The suspension of duties on specified imports will apply from January
1 2011, provided approval is secured at the EU Council of Ministers.
The European Apparel and Textile Confederation, Euratex, has written to the President of the European Council Van Rompuy to express its “deep concerns” to any such move. “We are not prepared to be continuously the sector to let go whenever something has to be given for political reasons to a third country,” the letter says.
The trade group was spurred into action after the EU said it is considering issuing temporary duty concessions to some Pakistani textiles to help the country recover from its recent floods. These include the reduction or removal of duties on 81 products, mostly textile, for the next three years.
Euratex, however, is convinced that the trade concessions would have no impact on helping those hit by the disaster.
“The textile and clothing industry of Pakistan is located outside the flooded areas,” explains Euratex president Dr Peter Pfneisl. “Moreover, the Pakistan textile and clothing industry is composed of very competitive, well equipped and efficient companies...so the benefits of the EU concessions will go to them and not to the populations in need.”
The European industry also fears that in addition to its WTO waiver request for duty-free access, EU leaders intend to change the GSP+ criteria to benefit Pakistan when the new regime comes in to force in 2014.
“These concessions will affect the entirety of the supply chain still present in Europe as they range from yarns and fabrics up to garments and home
textiles,” Euratex says.
It also claims the “negative impact” will not only be felt across the EU27 member states, but also in other countries like Turkey that benefit from preferential relations with the EU.
Earlier this month Spain's Consejo Intertextil Espanol (CIE) said any duty concessions to Pakistani textile imports could bankrupt 1,000 Spanish companies and destroy 20,000 jobs.
However, while European textile and clothing firms are opposed to any help for Pakistan, industry leaders in that country don’t feel the proposed
measures go far enough.
Claiming the planned EU moves only encourage exports of textile raw materials, local firms want to include more garment categories in the concessions – claiming this industry is the only one that could boost employment and help economic recovery. They also want the US to grant similar market access to Pakistan.
Chinese Factories Fight
"Worst Employer" Claims
South African clothing and knitwear factories who are members of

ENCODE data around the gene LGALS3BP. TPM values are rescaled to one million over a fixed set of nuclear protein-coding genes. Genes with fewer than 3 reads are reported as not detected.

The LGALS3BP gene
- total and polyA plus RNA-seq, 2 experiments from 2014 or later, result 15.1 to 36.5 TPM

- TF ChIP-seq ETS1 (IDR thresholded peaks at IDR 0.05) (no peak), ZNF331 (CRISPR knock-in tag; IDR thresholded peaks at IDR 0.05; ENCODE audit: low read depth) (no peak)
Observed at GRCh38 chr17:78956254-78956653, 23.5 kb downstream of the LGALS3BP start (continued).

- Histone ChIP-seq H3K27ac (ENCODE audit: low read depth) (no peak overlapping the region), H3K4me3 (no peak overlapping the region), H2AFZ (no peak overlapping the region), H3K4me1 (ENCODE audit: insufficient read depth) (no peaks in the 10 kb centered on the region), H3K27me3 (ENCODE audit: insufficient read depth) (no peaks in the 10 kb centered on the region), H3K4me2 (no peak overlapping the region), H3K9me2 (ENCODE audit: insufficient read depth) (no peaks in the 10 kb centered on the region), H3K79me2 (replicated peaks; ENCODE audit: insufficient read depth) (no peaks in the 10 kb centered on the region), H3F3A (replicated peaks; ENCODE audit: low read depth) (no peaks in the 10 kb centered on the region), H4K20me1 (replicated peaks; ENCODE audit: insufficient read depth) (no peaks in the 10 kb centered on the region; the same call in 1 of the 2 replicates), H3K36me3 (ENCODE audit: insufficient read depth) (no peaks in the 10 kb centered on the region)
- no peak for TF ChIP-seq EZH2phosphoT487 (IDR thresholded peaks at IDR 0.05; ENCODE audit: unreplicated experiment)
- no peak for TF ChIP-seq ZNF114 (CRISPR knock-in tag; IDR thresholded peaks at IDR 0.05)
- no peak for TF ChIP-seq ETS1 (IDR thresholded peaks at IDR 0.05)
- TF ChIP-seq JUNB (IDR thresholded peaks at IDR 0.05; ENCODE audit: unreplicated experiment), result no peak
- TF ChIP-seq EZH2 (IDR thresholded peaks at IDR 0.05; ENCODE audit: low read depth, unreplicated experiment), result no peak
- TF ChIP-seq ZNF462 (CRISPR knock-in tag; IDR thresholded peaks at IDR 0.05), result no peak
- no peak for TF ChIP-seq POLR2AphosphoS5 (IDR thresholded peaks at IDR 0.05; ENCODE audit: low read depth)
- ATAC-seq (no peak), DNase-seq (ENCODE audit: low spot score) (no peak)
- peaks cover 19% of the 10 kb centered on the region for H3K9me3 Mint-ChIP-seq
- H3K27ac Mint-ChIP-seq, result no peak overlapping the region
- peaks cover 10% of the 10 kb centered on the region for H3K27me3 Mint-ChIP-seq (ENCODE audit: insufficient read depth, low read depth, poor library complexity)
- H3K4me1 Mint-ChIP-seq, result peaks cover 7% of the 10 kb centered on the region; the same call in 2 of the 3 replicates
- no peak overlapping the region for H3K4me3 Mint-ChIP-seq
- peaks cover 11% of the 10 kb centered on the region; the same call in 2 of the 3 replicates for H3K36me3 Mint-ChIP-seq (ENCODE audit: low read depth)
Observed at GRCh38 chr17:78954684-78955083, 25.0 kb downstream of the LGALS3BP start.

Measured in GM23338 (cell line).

the Newcastle Chinese Chamber of Commerce & Industry have hit back at the Southern African
Clothing and Textile Workers' Union (Sactwu) after it branded them as the "worst employers."
The union named the Chinese Chamber of Commerce as the recipient of its 'Worst Employer Award' during
its 11th National Congress Awards evening in Cape Town.
It said member firms "break down, not build, decent work in the clothing industry," and pay "slave
wages." According to Sactwu figures the legal
minimum wage for a machinist is ZAR479.10 (US$69.6) per week, but it claims the Chamber's clothing
sector members pay between ZAR180 and ZAR280 a week.
In its response the Chamber believes the union's action "further polarizes
South Africa's diverse ethnic population," and says it is working closely
with the National Bargaining Council for the Clothing Manufacturing Industry to resolve the pay
It also points out that its involvement in the clothing industry has created much needed
employment in Newcastle, where its 45 clothing members employ around 2500 workers.
Disputing Sactwu data, the Chamber says its members pay between ZAR250 and ZAR550 a week for a
qualified machinist - even though "the whole wage structure of the clothing industry in South Africa
And it goes on to point out that there are currently 358 clothing companies in South Africa
that are targeted by the Bargaining Council for not paying minimum wages - and that the worst paying
employer in South Africa is not a Chinese company.
"Our intentions and those of our members is to find an equable solution to the current impasse over
reasonable wages considering the extremely difficult and challenging environment we are faced
to operate in," the Chamber says.
"The South African clothing sector has seen the closure of dozens of factories and the loss of
thousands of jobs over the past few years. Can the union, the industry, the country and South African
people afford further losses because of the inflexibility of finding a solution around a
marginal difference in wages?
US Container Traffic Up 11%
Import cargo volume at US retail container ports is expected to be up 11% in October over the same
month last year, and should continue to see strong year-on-year growth for the rest of the year, a new
While October has traditionally been the busiest month as retailers rush to fill shelves with
merchandise for the holiday season, this year the peak shifted to August, according to the monthly
Global Port Tracker report released by the National Retail Federation and Hackett Associates.
The change was due to a backlog in cargo from earlier in the year after ocean carriers were slow
to replace vessels taken out of service during the recession, and because retailers brought
merchandise into the country early to avoid the risk of delays this fall.
"Cargo is still coming through but retailers are mostly stocked up for the holiday season," said
Jonathan Gold, NRF vice president for supply chain and customs policy. "Retailers aren't going to say
the recession is behind them until their customers tell them it is, but we are hoping to see some
sustainable economic growth over the next several weeks. The goal is that inventory levels will match
sales as closely as possible."
US ports handled 1.42m twenty-foot equivalent units (TEU) in August, the latest month for which actual
numbers are available. That was up 3% from July and 23% from August 2009. One TEU is one 20-foot cargo
container or its equivalent.
September was estimated at 1.37m TEU, a 20% increase over last year. October is forecast at
1.32m TEU, up 11% from last year; November at 1.21m TEU, also up 11%; and December at 1.12m TEU, up 3%.
January 2011 is forecast at 1.09m TEU, up 8% from January 2010, and February 2011 at 992,848
TEU, down 1% from February 2010.
The 2010 full year is forecast at 14.7m TEU, which would be up 16% from the 12.7m TEU in 2009 (the
lowest since 2003). The 2010 number is set to remain below the 15.2m TEU seen in 2008 and the
peak of 16.5m TEU seen in 2007.